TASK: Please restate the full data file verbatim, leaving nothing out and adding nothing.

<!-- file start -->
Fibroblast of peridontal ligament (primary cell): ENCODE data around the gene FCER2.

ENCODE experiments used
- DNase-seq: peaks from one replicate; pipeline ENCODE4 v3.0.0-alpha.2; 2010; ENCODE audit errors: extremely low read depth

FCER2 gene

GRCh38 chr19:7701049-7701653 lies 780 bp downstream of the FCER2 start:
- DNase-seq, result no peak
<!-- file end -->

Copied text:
Fibroblast of peridontal ligament (primary cell): ENCODE data around the gene FCER2.

ENCODE experiments used
- DNase-seq: peaks from one replicate; pipeline ENCODE4 v3.0.0-alpha.2; 2010; ENCODE audit errors: extremely low read depth

FCER2 gene

GRCh38 chr19:7701049-7701653 lies 780 bp downstream of the FCER2 start:
- DNase-seq, result no peak